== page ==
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Our caring Jemima’s legacy will help others
10:11am Thursday 17th October 2013 in News
Parents Tom and Karen Prees, whose daughter Jemima died in a skiing accident in Austria, says her legacy will live on in a charity set up in her name, after an inquest recorded a verdict of accidental death.
Jemima, ten, was on the slopes in the Austrian Tyrol at the Mayrhofen resort with her father, Tim, and older brother Barney, 19, in February when at the end of the day they descended as a group.
Mr Prees told the hearing in Salisbury on Tuesday through a statement that it had become icy on the slope as the family, who live in Colerne, went down at about 4pm on February 11 this year.
He said: “Jemima suddenly skied straight past me. I yelled ‘turn in, turn in’ but she went straight ahead and did not react. She went straight down to the edge of the piste.”
After suddenly losing control on the ski slope, the Calder House School pupil crashed head first into a tree at high speed.
She was airlifted to a hospital in Innsbruck, but later died.
A post-mortem examination found the youngster died from a traumatic brain injury and a spinal rupture, but Mr Prees added that his son had carried out mouth-to-mouth resuscitation and heart massage for 40 minutes.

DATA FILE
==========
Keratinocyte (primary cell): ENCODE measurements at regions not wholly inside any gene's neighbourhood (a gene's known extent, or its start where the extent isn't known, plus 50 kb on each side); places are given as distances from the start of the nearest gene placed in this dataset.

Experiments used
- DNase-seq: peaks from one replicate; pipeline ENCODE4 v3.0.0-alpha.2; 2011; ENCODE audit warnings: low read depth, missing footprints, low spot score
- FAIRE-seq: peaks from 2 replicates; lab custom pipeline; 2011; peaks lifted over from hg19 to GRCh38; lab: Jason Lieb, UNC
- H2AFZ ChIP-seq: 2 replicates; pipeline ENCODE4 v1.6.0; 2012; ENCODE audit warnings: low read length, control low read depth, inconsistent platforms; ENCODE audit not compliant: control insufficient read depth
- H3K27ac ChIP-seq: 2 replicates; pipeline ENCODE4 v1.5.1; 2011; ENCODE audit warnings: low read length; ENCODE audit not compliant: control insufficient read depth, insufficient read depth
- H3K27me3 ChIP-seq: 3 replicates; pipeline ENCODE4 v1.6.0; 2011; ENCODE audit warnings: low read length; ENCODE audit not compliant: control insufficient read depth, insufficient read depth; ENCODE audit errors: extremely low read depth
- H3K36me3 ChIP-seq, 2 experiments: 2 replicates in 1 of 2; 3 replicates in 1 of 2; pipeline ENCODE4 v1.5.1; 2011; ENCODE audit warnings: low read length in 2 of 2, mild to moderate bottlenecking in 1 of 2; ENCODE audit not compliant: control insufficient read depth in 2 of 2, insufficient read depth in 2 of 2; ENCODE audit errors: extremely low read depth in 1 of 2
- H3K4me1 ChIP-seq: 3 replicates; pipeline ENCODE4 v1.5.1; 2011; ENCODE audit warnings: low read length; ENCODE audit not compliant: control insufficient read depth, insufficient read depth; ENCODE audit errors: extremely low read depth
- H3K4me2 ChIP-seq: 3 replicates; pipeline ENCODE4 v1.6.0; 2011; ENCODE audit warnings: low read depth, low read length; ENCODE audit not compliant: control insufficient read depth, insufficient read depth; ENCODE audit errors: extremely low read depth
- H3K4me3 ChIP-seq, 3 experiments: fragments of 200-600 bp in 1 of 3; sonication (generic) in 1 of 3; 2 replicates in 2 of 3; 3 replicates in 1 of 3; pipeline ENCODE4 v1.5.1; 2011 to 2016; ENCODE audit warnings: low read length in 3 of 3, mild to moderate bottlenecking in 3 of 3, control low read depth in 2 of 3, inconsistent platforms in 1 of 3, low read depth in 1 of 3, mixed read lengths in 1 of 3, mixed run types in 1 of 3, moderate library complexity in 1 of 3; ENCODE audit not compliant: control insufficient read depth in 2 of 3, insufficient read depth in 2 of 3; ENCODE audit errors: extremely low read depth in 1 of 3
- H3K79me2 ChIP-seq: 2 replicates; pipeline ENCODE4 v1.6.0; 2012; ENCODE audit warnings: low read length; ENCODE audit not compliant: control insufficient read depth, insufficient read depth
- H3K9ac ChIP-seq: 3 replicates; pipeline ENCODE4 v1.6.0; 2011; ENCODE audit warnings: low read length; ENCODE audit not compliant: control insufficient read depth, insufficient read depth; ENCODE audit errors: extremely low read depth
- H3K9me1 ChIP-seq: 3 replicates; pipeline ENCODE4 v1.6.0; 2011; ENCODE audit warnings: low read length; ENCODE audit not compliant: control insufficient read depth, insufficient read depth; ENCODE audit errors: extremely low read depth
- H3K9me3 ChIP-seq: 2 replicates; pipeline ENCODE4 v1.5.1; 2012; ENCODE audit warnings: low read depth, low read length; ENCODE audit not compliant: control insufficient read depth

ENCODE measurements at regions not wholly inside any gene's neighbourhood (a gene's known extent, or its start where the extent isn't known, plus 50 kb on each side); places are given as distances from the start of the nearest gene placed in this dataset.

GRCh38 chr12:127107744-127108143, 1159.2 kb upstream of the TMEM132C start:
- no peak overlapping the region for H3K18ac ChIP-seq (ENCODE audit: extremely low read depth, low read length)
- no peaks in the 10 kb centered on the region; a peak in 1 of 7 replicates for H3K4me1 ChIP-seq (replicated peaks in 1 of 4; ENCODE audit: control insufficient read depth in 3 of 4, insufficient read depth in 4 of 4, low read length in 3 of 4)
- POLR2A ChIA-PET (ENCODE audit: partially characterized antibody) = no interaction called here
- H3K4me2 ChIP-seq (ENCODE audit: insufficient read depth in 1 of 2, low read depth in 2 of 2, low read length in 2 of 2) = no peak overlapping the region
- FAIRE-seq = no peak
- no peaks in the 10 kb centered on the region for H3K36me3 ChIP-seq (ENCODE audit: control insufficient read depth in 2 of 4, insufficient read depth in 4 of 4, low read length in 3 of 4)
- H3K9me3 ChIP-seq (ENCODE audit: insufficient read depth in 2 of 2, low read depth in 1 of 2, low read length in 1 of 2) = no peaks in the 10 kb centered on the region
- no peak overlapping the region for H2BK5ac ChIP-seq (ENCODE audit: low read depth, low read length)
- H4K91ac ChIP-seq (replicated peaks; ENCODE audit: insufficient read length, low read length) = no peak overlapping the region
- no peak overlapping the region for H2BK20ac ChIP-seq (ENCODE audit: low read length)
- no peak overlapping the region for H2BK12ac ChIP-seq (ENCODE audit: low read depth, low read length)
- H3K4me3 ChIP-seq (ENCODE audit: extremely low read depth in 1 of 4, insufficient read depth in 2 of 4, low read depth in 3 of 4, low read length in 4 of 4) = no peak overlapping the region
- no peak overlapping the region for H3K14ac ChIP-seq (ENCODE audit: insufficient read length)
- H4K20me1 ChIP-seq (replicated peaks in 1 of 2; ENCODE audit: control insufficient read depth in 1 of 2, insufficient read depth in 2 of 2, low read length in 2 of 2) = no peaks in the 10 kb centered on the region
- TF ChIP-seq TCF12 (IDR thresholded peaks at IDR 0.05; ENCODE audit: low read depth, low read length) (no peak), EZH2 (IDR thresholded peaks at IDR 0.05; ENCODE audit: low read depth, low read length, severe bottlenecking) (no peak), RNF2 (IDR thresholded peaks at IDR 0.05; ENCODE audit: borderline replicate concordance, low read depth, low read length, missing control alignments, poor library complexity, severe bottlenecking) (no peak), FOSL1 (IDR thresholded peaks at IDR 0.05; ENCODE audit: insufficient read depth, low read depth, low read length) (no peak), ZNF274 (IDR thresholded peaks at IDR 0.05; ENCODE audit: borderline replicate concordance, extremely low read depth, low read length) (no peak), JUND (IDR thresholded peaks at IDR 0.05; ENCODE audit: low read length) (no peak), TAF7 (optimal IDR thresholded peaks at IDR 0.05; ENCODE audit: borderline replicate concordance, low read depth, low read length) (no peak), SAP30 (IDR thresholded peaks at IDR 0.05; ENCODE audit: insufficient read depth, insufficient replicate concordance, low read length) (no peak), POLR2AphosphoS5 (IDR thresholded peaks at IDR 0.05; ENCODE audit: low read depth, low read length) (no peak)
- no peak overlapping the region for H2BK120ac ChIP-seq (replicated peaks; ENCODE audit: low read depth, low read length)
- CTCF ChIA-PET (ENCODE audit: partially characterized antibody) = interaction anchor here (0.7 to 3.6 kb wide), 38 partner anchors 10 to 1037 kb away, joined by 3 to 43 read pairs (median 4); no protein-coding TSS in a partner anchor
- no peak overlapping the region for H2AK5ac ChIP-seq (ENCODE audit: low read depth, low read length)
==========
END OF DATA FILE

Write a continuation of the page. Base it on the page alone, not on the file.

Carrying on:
“As a result of, that four children in Europe benefited from Jemima’s organs,” he said.
“The doctors said his work was textbook. He should be very, very proud of what he did.”
Wiltshire and Swindon assistant coroner Claire Balysz said it was difficult to know exactly what happened, but that it appeared that Jemima had hit an icy patch, lost control and hit her head on a tree.
Speaking after the hearing, Mr Prees and wife Karen spoke about how their daughter lived every day to the full and how they decided to set up a charity, Jemima’s Gift, to provide opportunities for other children to achieve their full potential.
Mr Prees, a Devizes solicitor, said: “Because of the inevitable publicity that came from Jemima’s death, we wanted to do something positive to continue her legacy and reflect the sort of child she was.
“She had an incredible gift for caring for other children and she recognised that not everyone had the same opportunities that she had, so we decided the best way to reflect her life was to create a charity that would provide opportunities for children and open doors for them.
“The charity has been very fulfilling for us and a great way to mark her memory.
“It reflects the caring girl she was and we hope that something positive can come from a disaster.”
To find out more about the family’s charity, which has already raised nearly £50,000, or to donate, visit its web site at www.
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